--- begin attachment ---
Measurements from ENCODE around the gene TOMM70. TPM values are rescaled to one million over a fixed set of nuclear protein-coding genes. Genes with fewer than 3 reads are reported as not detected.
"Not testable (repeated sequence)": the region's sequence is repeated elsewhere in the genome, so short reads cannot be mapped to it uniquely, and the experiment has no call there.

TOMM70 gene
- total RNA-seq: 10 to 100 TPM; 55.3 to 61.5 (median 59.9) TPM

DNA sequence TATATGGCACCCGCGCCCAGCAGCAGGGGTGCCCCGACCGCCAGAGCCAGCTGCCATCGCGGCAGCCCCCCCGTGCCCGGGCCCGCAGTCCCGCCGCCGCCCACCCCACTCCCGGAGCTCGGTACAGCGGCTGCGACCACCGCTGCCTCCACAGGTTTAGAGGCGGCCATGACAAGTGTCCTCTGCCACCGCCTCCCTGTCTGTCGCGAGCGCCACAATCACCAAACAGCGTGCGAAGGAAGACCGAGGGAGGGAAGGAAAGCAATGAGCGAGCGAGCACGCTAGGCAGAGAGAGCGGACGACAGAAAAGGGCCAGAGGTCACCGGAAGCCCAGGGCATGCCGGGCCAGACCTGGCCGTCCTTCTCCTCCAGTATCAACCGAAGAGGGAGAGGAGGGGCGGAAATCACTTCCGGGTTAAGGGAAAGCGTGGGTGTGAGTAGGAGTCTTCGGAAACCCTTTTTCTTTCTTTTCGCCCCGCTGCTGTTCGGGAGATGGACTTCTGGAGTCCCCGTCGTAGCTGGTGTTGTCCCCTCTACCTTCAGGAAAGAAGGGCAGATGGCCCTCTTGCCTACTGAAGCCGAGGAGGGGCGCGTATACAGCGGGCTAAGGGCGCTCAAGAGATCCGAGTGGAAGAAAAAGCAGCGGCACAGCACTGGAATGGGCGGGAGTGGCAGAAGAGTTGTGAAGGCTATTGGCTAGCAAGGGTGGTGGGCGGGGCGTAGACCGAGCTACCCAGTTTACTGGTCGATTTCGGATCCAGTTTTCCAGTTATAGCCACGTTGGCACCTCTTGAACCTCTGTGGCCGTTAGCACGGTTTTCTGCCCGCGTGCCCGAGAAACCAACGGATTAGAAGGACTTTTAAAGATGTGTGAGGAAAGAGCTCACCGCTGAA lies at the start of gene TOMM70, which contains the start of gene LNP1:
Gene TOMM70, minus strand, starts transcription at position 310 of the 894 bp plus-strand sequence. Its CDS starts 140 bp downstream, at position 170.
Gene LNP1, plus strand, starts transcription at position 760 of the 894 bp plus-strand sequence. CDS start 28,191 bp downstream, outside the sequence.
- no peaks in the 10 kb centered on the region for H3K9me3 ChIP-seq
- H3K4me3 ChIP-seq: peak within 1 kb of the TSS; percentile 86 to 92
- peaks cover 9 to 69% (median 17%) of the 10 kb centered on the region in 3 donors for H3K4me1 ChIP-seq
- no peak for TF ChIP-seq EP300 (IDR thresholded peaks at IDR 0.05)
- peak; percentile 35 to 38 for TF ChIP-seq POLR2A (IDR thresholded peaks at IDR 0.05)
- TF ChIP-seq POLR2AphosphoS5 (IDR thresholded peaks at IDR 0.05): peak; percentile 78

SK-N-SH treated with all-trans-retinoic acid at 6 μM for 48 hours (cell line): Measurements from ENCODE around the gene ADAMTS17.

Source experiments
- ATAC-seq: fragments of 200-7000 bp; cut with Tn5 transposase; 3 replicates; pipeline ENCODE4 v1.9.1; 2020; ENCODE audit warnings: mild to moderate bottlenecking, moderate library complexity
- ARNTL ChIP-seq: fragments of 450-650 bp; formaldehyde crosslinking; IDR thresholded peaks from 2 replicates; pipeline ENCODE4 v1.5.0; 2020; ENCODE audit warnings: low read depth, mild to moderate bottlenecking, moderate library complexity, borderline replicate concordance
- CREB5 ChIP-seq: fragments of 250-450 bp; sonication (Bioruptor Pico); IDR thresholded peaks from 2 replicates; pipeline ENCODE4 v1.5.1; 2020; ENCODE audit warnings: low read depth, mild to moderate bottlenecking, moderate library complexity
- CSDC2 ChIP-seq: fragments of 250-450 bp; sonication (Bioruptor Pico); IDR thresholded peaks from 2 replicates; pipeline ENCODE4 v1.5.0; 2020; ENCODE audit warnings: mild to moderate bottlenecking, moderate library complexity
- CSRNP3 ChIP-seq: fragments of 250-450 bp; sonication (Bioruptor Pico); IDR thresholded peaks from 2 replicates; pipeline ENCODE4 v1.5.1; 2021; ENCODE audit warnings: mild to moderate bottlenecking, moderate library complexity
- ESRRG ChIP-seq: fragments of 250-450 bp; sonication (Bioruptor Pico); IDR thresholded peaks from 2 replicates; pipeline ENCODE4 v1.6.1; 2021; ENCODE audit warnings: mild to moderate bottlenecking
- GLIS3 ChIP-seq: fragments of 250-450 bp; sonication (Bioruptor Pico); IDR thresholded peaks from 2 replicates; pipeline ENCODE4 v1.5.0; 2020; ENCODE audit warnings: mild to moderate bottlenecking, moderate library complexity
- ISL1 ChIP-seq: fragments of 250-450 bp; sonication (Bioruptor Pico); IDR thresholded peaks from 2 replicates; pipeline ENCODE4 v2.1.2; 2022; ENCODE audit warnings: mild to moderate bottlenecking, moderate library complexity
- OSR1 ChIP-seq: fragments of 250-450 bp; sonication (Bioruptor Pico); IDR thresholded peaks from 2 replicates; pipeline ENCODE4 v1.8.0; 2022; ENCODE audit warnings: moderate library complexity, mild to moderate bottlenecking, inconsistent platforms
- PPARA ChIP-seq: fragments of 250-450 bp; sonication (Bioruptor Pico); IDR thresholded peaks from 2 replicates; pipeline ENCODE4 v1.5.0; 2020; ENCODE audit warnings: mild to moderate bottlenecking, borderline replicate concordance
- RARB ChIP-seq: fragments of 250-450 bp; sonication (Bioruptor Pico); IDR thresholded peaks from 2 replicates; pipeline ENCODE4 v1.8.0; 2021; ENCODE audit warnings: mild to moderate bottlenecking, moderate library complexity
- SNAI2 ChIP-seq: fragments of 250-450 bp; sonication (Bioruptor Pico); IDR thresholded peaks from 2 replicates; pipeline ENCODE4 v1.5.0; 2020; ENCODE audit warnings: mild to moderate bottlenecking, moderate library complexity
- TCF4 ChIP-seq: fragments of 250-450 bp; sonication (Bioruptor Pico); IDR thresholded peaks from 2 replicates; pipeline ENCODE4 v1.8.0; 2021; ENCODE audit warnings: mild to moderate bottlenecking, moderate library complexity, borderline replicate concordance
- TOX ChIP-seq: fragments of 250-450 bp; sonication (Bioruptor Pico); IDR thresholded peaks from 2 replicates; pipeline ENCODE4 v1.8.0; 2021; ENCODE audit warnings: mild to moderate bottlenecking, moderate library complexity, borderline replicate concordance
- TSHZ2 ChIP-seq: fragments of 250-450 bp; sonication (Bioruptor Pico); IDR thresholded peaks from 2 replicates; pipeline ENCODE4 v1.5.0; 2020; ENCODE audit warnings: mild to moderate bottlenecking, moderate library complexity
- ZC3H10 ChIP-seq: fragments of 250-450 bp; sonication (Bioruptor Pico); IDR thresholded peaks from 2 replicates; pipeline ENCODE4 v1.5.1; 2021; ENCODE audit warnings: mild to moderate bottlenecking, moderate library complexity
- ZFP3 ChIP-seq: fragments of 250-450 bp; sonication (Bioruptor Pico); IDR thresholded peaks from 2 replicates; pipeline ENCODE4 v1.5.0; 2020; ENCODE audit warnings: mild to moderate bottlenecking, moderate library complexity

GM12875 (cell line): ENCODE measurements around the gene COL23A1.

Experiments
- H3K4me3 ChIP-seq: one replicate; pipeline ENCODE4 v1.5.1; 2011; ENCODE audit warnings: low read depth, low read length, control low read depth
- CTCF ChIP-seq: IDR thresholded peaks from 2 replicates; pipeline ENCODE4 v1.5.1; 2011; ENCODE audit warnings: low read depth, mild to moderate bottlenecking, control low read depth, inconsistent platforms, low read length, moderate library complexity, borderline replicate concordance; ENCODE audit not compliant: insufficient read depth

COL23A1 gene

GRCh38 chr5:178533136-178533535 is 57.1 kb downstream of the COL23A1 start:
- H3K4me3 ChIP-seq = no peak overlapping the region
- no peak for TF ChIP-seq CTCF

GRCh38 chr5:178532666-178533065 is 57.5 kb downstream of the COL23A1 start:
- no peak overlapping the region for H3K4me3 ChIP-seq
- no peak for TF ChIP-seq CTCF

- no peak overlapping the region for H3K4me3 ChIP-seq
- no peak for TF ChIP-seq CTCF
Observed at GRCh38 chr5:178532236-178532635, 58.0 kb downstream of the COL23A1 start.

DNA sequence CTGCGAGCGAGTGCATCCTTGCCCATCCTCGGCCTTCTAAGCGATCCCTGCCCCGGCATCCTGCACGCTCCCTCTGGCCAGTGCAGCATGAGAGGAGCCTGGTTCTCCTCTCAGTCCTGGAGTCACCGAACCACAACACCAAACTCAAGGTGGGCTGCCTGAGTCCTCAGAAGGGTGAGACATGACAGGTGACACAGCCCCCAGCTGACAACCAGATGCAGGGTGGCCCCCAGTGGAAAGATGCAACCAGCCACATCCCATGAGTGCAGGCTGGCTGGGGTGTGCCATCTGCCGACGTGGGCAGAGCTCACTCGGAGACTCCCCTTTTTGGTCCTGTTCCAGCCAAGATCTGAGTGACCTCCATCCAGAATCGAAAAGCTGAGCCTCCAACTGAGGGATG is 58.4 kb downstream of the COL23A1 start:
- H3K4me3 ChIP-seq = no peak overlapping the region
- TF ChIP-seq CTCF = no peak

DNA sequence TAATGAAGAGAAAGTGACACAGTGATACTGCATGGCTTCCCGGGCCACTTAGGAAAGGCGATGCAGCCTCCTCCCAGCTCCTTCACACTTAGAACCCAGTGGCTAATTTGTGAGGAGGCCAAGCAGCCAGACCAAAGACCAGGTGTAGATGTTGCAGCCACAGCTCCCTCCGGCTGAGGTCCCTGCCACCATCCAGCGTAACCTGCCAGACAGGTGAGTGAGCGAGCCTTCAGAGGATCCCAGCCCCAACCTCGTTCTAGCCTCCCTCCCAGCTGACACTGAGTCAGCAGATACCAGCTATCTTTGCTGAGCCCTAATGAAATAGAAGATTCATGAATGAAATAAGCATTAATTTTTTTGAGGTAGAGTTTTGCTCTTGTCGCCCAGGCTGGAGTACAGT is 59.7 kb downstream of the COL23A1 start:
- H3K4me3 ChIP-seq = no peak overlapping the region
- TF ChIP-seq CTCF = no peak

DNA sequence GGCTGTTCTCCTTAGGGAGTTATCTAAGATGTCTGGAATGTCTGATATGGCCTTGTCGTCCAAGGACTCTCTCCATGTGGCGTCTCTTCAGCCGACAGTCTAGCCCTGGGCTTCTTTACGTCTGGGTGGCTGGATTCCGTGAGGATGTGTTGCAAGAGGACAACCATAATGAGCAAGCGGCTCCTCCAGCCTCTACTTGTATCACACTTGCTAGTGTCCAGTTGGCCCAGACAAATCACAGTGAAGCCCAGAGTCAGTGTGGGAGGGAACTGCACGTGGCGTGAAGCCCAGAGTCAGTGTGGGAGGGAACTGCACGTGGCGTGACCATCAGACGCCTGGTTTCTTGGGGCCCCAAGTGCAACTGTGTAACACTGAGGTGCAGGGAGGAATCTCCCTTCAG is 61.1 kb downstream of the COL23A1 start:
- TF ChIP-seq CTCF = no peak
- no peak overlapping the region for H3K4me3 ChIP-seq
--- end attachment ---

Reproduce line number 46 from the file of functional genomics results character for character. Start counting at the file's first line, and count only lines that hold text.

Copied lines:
Observed at GRCh38 chr5:178532236-178532635, 58.0 kb downstream of the COL23A1 start.